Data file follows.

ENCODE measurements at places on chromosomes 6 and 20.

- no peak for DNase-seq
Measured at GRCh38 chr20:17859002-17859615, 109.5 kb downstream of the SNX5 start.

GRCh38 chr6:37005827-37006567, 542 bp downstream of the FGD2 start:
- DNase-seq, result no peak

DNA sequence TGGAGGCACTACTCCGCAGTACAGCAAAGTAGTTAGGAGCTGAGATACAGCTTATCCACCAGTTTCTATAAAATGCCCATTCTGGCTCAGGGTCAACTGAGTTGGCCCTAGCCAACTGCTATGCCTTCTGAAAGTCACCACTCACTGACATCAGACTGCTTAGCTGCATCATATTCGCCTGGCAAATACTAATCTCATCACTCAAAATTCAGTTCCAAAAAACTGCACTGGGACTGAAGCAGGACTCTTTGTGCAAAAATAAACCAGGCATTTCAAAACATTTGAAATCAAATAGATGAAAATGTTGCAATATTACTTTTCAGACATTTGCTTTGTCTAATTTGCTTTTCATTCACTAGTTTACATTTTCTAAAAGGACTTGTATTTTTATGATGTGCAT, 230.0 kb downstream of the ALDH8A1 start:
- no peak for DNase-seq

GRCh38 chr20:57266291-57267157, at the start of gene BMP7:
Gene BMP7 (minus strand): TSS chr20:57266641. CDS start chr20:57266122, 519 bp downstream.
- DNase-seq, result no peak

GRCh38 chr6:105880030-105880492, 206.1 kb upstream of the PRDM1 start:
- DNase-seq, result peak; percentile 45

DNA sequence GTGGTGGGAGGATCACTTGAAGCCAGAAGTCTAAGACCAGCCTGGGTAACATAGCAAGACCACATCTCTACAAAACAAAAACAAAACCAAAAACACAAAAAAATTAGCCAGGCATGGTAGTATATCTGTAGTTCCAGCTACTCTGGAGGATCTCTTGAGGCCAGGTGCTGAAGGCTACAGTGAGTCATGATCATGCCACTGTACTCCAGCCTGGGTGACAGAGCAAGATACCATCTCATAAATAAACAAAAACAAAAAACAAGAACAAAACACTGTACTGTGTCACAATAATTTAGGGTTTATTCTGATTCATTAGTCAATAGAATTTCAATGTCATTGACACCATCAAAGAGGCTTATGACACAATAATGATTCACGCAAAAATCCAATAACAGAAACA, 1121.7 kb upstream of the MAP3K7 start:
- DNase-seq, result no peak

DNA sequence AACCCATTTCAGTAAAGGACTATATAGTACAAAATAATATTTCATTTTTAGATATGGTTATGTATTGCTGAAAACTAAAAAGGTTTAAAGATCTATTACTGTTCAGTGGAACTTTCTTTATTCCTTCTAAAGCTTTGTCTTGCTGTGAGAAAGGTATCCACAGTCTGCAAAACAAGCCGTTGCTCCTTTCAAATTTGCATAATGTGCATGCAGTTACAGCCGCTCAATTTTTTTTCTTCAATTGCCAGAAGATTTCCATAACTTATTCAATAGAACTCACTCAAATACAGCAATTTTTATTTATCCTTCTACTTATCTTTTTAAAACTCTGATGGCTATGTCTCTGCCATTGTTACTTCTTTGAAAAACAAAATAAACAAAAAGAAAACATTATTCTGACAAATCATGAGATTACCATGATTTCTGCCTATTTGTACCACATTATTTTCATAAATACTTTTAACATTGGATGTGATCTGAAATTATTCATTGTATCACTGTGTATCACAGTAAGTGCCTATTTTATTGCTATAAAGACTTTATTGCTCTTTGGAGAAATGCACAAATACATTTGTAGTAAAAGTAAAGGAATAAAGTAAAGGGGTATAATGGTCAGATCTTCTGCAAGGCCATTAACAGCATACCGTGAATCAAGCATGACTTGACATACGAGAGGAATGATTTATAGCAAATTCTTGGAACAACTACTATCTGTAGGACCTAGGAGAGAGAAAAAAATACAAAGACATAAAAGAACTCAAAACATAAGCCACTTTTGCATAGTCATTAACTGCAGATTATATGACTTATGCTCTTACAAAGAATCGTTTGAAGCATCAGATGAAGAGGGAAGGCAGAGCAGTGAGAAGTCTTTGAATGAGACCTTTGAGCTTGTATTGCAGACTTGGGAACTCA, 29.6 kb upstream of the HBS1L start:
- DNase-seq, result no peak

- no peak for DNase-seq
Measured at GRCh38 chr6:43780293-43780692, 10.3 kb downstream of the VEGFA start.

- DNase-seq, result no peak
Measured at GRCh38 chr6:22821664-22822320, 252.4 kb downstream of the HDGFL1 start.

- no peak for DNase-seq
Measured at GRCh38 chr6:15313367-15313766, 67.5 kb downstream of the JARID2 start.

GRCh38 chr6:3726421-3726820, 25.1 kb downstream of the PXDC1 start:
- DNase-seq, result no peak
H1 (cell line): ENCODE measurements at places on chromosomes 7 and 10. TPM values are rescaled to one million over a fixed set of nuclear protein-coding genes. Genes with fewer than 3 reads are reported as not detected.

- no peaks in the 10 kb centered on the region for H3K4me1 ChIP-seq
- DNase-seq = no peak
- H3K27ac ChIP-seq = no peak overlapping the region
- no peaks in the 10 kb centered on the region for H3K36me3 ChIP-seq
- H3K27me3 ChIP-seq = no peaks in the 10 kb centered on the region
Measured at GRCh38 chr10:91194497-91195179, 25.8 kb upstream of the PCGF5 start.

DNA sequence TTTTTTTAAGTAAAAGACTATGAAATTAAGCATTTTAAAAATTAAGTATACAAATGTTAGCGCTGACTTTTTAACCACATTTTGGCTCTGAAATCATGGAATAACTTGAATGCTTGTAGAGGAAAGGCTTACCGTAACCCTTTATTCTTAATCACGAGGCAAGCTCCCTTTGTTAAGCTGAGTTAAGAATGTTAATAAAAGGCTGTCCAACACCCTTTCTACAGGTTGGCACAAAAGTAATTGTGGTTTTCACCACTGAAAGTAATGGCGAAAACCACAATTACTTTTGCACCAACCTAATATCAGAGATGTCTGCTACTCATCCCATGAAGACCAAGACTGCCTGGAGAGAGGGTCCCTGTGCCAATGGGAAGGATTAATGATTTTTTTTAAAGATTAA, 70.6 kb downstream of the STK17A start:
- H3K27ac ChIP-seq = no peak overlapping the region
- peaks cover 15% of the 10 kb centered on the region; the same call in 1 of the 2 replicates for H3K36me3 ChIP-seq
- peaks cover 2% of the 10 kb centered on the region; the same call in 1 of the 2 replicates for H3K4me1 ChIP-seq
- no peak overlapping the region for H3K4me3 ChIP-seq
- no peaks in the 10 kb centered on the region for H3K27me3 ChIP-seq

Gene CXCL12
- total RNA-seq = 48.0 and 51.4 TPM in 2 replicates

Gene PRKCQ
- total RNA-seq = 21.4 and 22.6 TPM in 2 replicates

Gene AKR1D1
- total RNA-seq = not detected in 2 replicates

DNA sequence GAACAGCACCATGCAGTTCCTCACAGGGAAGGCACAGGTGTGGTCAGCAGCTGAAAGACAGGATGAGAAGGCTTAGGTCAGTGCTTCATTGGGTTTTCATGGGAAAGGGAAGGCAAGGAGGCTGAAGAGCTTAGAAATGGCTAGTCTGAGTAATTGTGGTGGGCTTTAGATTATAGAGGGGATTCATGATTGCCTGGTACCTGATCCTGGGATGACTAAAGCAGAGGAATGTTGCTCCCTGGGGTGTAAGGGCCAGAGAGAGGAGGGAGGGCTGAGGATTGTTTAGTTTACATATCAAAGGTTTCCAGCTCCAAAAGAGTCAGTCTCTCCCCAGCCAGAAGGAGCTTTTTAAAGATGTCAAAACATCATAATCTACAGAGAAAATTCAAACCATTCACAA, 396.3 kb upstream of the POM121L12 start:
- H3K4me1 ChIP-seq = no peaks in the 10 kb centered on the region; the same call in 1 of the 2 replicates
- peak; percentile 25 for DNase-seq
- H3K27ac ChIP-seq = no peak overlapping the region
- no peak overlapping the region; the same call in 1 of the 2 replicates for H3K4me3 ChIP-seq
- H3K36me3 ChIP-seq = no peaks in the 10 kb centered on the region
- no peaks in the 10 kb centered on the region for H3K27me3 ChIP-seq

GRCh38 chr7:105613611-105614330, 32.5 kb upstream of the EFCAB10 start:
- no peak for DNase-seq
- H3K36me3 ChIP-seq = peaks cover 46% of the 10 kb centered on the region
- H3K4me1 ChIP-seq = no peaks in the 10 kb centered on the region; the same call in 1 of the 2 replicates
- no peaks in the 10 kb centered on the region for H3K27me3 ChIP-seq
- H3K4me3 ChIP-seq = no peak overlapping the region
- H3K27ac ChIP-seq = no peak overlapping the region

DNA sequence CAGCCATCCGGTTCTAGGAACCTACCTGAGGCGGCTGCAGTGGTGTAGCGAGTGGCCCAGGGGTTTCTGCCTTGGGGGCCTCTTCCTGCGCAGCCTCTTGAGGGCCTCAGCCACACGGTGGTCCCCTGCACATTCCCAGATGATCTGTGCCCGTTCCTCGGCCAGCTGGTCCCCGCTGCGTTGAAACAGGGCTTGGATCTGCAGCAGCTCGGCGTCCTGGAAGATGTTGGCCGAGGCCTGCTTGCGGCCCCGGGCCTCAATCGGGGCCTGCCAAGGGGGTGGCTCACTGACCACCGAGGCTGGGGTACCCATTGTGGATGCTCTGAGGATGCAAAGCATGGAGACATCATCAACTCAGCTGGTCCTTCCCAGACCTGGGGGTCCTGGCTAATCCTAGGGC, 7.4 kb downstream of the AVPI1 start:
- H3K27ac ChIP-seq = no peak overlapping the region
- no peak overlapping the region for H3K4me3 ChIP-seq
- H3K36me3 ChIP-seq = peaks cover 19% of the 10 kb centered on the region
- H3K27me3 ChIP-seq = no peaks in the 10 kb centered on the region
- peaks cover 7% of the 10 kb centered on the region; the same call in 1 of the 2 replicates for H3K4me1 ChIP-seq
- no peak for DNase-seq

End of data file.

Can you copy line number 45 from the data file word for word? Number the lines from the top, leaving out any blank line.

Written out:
- H3K4me1 ChIP-seq = no peaks in the 10 kb centered on the region; the same call in 1 of the 2 replicates